Author: Matthew Kirk Publisher: O'Reilly Pages:250 ISBN: 9781491924136 Print: 1491924136 Kindle:B01N12DLF9 Audience: Non maths oriented programmers wanting to get into machine learning. Rating: 2 Reviewer: Mike James
A book on AI in Python, what could be better?
Python is probably the most popular language for technical computing at the moment. It is easy to use and fairly powerful and has lots of libraries that you can simply import to get the job done. Learning AI or machine learning in Python seems like a really good idea. However, the subtitle of this book is "A Test Driven Approach" which, for me at least, sets alarm bells ringing. The reason is that AI is a tough mathematical subject and test driven programming is another big subject that your really don't want to get mixed up in when trying to master the first one.
My fears were justified as the opening chapter wastes a lot of time and effort on fundamental software engineering issues such as SOLID, TDD and general discussion of the software problem. The best part about the chapter is its title, Probably Approximately Correct Software, which will only raise a smile if you already know so much about AI that you don't need to read the book.
Things do get better, however, when we move off into the real topic of the book  machine learning. If you think that machine learning is just neural networks and this is all you want to know about then you are going to be disappointed. This book covers a wide range of techniques and only devotes a small chapter to the hot topic of neural networks.
After a chapter that outlines the different types of approach to machine learning  supervised, unsupervised and reinforcement learning  the book gets onto its first real topic which is KNearest neighbors. This is a very simple technique, but it involves computing the distance between two data points and there are a lot of different ways you can do this. Many are explained in detail with some math, but mostly by way of analogy. Matthew Kirk attempts to do without math throughout the book, but doesn't succeed simply because of the need for frequent equations to clarify ideas. If you are having problems with math, this is going to leave you with only a vague understanding. One minute the discussion is in very simple words and then suddenly something sophisticated is mentioned
Chapter 3 moves to Naive Bayes methods  classical statistics. This is reasonably well described but leaves out so much. There is code to help you try things out, but without a deeper understanding of the ideas it is difficult to see what use it all is. Next we have decision trees and then on to one of of the most difficult topics in AI  hidden Markov chains. This is about as mathematically complex as you can get and, as you can imagine, the coverage is very slight. We do get a rough explanation of the Virterbi algorithm and an example involving partsofspeech tagging.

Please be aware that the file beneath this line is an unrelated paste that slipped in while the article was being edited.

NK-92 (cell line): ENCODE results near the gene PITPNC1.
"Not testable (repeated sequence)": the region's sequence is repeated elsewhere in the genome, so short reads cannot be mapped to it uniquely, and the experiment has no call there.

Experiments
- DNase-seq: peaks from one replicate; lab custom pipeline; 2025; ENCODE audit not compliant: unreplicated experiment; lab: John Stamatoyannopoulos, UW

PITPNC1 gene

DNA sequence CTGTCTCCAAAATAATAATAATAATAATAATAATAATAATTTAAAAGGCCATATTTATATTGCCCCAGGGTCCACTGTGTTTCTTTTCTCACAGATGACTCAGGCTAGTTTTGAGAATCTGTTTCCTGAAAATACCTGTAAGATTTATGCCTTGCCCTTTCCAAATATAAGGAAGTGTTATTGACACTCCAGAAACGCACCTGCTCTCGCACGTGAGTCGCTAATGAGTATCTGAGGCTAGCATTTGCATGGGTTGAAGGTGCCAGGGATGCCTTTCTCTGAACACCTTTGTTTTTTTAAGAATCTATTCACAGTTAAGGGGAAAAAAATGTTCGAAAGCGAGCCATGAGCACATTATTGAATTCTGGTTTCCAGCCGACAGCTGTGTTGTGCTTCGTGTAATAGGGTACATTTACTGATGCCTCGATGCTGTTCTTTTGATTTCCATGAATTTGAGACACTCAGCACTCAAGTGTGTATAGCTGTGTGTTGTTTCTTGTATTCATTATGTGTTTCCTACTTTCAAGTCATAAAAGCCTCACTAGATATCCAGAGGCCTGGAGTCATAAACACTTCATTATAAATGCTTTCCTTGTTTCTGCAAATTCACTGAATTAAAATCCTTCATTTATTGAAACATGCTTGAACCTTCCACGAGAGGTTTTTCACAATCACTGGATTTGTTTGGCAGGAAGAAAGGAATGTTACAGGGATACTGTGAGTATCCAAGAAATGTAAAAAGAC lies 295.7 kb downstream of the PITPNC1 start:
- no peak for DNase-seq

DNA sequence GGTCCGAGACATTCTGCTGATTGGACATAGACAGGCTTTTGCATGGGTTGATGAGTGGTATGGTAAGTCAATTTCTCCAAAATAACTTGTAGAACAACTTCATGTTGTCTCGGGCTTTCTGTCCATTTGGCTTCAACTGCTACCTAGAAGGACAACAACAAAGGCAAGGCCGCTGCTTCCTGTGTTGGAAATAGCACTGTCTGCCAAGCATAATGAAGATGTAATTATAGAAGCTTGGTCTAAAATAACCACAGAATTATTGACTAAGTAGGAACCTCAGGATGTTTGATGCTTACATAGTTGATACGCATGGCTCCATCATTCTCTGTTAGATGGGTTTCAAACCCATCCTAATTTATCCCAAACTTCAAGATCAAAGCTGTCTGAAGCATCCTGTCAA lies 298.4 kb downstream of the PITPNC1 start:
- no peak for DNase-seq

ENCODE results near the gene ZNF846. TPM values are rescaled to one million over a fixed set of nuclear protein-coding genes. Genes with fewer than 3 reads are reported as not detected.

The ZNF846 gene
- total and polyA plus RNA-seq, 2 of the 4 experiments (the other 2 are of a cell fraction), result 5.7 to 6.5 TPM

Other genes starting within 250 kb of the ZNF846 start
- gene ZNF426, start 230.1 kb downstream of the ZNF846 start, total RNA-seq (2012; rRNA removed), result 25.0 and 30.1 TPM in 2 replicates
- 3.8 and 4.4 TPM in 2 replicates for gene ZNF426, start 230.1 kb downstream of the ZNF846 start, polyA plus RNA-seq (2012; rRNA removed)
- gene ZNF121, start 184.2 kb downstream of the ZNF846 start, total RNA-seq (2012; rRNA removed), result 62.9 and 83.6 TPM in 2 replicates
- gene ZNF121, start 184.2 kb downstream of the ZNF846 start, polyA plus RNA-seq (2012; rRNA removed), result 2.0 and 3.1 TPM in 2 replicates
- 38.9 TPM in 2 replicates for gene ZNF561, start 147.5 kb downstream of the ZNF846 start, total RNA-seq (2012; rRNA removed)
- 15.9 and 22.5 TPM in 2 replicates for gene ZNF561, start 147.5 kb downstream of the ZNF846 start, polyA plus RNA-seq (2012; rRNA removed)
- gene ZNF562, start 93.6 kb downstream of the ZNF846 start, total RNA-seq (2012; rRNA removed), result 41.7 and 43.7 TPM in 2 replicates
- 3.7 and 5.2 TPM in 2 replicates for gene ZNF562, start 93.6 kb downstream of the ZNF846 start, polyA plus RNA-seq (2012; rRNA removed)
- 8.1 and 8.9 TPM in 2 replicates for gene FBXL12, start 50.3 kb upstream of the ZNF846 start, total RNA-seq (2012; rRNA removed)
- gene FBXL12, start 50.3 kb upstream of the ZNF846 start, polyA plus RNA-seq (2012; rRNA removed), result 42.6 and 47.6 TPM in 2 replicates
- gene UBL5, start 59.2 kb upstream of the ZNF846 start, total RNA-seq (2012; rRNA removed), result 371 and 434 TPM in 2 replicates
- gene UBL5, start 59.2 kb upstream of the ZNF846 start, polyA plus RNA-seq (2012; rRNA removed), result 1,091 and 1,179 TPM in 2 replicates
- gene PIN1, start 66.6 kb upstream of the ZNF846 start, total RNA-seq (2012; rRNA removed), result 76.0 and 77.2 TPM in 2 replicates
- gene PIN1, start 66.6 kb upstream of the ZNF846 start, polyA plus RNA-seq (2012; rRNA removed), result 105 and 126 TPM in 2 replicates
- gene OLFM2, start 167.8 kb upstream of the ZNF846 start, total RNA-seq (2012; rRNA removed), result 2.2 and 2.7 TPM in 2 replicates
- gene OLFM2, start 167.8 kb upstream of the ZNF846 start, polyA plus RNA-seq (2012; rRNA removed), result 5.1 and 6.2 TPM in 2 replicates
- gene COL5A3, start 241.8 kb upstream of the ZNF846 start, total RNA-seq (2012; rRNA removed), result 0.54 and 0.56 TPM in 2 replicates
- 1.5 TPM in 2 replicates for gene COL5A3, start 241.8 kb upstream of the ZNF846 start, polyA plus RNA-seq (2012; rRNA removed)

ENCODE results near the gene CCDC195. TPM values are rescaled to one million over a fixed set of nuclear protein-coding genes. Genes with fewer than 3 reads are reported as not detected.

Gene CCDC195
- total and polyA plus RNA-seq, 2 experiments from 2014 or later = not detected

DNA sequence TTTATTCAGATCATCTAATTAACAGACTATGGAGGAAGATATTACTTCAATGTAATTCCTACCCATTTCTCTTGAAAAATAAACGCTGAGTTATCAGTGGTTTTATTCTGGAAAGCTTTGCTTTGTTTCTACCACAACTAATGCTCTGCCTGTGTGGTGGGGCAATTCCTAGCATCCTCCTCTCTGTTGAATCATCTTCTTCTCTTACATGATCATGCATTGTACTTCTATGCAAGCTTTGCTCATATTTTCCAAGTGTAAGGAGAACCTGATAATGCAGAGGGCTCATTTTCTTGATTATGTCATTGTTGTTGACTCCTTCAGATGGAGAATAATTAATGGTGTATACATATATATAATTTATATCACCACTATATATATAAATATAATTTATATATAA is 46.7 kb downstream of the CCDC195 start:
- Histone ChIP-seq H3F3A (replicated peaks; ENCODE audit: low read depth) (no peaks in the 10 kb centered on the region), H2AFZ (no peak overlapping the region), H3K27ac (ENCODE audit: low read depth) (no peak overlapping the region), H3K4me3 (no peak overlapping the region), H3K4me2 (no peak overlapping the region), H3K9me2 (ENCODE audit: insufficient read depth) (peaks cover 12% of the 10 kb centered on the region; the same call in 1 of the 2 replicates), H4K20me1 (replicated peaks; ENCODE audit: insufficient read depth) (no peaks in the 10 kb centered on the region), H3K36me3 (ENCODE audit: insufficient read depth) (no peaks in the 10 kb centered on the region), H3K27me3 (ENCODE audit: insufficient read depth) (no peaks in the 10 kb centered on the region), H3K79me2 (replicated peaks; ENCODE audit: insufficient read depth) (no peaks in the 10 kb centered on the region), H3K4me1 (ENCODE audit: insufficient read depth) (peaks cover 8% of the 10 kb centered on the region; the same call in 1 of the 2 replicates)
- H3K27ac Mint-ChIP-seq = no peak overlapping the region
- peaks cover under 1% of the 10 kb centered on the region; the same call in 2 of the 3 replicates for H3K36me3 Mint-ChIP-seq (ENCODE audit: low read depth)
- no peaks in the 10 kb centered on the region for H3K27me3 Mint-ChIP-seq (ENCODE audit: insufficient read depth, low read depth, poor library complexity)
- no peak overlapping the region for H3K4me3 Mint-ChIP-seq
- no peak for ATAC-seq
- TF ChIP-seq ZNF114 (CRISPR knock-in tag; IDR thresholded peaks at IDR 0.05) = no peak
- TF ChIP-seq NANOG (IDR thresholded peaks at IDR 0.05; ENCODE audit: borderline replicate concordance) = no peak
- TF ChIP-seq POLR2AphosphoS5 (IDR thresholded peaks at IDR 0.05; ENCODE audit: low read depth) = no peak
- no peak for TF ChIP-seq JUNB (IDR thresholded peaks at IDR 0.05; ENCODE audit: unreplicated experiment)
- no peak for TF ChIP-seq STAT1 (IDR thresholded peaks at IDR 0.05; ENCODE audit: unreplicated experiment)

Chapter 7 introduces the Support Vector Machine with a reasonable explanation of the idea of linear separability and how kernels can be used to convert the decision boundary to a curve, but it really doesn't explain how or why the SVM is any better than any other linear discriminant function; and of course the classical linear discriminant isn't discussed at all.
Finally, for many readers, we get to neural networks. This is a reasonably good account of the ideas, but not really incorporating any of the new ideas that have produced the neural network revolution. You don't get any discussion of drop out or batch training, but it is still an adequate intro if you really know nothing about the topic. I found myself disagreeing with many of the suggestions on how to build a network and was puzzled by the inclusion of sine in the list of possible activation functions as it is very far from being a common choice. The suggestion that one hidden layer is enough was also something of an oversimplification in this era of "deep" neural networks with many layers. Yes they are harder to train and they do need more data, but these are the networks that are making headlines. The networks described here are more like small networks standing in for more traditional statistical methods. You don't find any discussion of convolutional, adversarial or feedback networks, and this isn't unreasonable given the size of the book and its level  but again these are the things that the new AI revolution is based on.
Chapter 9 is a fairly conventional account of clustering, which is more of a classical statistical method than machine learning. The penultimate chapter is about improving the data we feed to models and the final chapter is an overview.
This book really doesn't stand a fair chance. Machine learning is a topic that doesn't make much sense without at least some math. The math isn't rocket science, but without it you are really working with things you don't really understand. Although each chapter starts out by being conversational and telling you a story without math, sooner or later it simply presents a few equations to clarify but with no attempt to explain what they mean.
There are some very nice uses of geometry to explain the way the data is being treated, but this approach isn't used enough. Most machine learning can be understood better with some insights into what the data looks like in the data space.
If you aren't good at math, this book isn't going to help you understand machine learning or the math you need. At best it could be an easy read refresher for someone with most of the math, but not enough of the AI. You would still need to go away and read some more, but it is a reasonble overview as far as it goes. It does not, however, give you any insight into the current amazing state of machine learning that is responsible for so much interest.
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